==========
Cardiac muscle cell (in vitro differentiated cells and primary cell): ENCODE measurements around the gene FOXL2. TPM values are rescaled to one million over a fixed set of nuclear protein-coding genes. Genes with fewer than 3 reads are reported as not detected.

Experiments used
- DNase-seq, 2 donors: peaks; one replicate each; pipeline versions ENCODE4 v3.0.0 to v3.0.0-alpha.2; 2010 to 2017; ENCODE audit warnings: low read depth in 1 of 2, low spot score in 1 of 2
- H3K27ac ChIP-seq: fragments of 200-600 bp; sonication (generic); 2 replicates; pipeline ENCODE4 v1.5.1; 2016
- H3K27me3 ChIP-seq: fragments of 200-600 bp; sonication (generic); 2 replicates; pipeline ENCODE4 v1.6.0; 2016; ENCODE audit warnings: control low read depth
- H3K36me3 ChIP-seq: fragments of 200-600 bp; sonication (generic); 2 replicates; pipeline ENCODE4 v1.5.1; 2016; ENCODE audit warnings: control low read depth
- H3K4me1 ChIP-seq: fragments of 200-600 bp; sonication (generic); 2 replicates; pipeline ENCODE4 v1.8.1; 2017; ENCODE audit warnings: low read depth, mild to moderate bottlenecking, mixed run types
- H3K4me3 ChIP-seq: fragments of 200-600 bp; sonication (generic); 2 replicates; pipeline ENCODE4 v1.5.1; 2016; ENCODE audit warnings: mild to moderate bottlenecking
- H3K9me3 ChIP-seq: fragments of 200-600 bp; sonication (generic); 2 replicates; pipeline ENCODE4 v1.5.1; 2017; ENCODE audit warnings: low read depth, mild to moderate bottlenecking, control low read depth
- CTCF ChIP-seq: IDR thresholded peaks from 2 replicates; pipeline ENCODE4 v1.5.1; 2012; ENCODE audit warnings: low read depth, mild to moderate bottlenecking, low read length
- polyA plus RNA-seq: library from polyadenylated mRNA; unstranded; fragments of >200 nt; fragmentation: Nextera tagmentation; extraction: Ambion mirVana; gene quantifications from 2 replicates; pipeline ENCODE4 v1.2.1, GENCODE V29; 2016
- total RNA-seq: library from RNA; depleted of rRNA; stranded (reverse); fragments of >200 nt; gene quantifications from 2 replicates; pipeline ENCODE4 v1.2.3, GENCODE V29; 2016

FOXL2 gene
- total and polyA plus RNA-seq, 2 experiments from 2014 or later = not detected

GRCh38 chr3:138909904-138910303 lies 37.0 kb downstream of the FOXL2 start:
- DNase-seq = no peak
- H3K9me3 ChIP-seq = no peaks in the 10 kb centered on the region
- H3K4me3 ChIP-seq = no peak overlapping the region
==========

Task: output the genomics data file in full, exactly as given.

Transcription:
Cardiac muscle cell (in vitro differentiated cells and primary cell): ENCODE measurements around the gene FOXL2. TPM values are rescaled to one million over a fixed set of nuclear protein-coding genes. Genes with fewer than 3 reads are reported as not detected.

Experiments used
- DNase-seq, 2 donors: peaks; one replicate each; pipeline versions ENCODE4 v3.0.0 to v3.0.0-alpha.2; 2010 to 2017; ENCODE audit warnings: low read depth in 1 of 2, low spot score in 1 of 2
- H3K27ac ChIP-seq: fragments of 200-600 bp; sonication (generic); 2 replicates; pipeline ENCODE4 v1.5.1; 2016
- H3K27me3 ChIP-seq: fragments of 200-600 bp; sonication (generic); 2 replicates; pipeline ENCODE4 v1.6.0; 2016; ENCODE audit warnings: control low read depth
- H3K36me3 ChIP-seq: fragments of 200-600 bp; sonication (generic); 2 replicates; pipeline ENCODE4 v1.5.1; 2016; ENCODE audit warnings: control low read depth
- H3K4me1 ChIP-seq: fragments of 200-600 bp; sonication (generic); 2 replicates; pipeline ENCODE4 v1.8.1; 2017; ENCODE audit warnings: low read depth, mild to moderate bottlenecking, mixed run types
- H3K4me3 ChIP-seq: fragments of 200-600 bp; sonication (generic); 2 replicates; pipeline ENCODE4 v1.5.1; 2016; ENCODE audit warnings: mild to moderate bottlenecking
- H3K9me3 ChIP-seq: fragments of 200-600 bp; sonication (generic); 2 replicates; pipeline ENCODE4 v1.5.1; 2017; ENCODE audit warnings: low read depth, mild to moderate bottlenecking, control low read depth
- CTCF ChIP-seq: IDR thresholded peaks from 2 replicates; pipeline ENCODE4 v1.5.1; 2012; ENCODE audit warnings: low read depth, mild to moderate bottlenecking, low read length
- polyA plus RNA-seq: library from polyadenylated mRNA; unstranded; fragments of >200 nt; fragmentation: Nextera tagmentation; extraction: Ambion mirVana; gene quantifications from 2 replicates; pipeline ENCODE4 v1.2.1, GENCODE V29; 2016
- total RNA-seq: library from RNA; depleted of rRNA; stranded (reverse); fragments of >200 nt; gene quantifications from 2 replicates; pipeline ENCODE4 v1.2.3, GENCODE V29; 2016

FOXL2 gene
- total and polyA plus RNA-seq, 2 experiments from 2014 or later = not detected

GRCh38 chr3:138909904-138910303 lies 37.0 kb downstream of the FOXL2 start:
- DNase-seq = no peak
- H3K9me3 ChIP-seq = no peaks in the 10 kb centered on the region
- H3K4me3 ChIP-seq = no peak overlapping the region